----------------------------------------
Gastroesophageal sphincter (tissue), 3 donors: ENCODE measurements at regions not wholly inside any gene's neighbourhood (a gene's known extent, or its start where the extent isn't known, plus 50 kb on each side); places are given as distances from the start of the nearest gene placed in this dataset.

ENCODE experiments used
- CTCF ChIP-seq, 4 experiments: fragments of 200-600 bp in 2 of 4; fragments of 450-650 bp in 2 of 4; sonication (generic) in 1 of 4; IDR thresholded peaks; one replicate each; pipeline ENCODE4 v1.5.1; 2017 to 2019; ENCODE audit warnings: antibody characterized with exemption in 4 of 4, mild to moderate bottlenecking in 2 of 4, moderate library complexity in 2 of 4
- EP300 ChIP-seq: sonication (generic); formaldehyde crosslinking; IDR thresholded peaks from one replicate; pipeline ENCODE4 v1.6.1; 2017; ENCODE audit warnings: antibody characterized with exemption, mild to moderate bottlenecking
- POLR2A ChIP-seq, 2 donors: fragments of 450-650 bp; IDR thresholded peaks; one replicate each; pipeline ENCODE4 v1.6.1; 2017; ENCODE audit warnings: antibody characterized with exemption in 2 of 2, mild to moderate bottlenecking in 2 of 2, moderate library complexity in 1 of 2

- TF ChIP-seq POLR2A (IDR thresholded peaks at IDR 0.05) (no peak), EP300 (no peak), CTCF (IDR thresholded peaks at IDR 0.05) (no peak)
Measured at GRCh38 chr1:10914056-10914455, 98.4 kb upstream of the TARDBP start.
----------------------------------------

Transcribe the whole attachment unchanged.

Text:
Gastroesophageal sphincter (tissue), 3 donors: ENCODE measurements at regions not wholly inside any gene's neighbourhood (a gene's known extent, or its start where the extent isn't known, plus 50 kb on each side); places are given as distances from the start of the nearest gene placed in this dataset.

ENCODE experiments used
- CTCF ChIP-seq, 4 experiments: fragments of 200-600 bp in 2 of 4; fragments of 450-650 bp in 2 of 4; sonication (generic) in 1 of 4; IDR thresholded peaks; one replicate each; pipeline ENCODE4 v1.5.1; 2017 to 2019; ENCODE audit warnings: antibody characterized with exemption in 4 of 4, mild to moderate bottlenecking in 2 of 4, moderate library complexity in 2 of 4
- EP300 ChIP-seq: sonication (generic); formaldehyde crosslinking; IDR thresholded peaks from one replicate; pipeline ENCODE4 v1.6.1; 2017; ENCODE audit warnings: antibody characterized with exemption, mild to moderate bottlenecking
- POLR2A ChIP-seq, 2 donors: fragments of 450-650 bp; IDR thresholded peaks; one replicate each; pipeline ENCODE4 v1.6.1; 2017; ENCODE audit warnings: antibody characterized with exemption in 2 of 2, mild to moderate bottlenecking in 2 of 2, moderate library complexity in 1 of 2

- TF ChIP-seq POLR2A (IDR thresholded peaks at IDR 0.05) (no peak), EP300 (no peak), CTCF (IDR thresholded peaks at IDR 0.05) (no peak)
Measured at GRCh38 chr1:10914056-10914455, 98.4 kb upstream of the TARDBP start.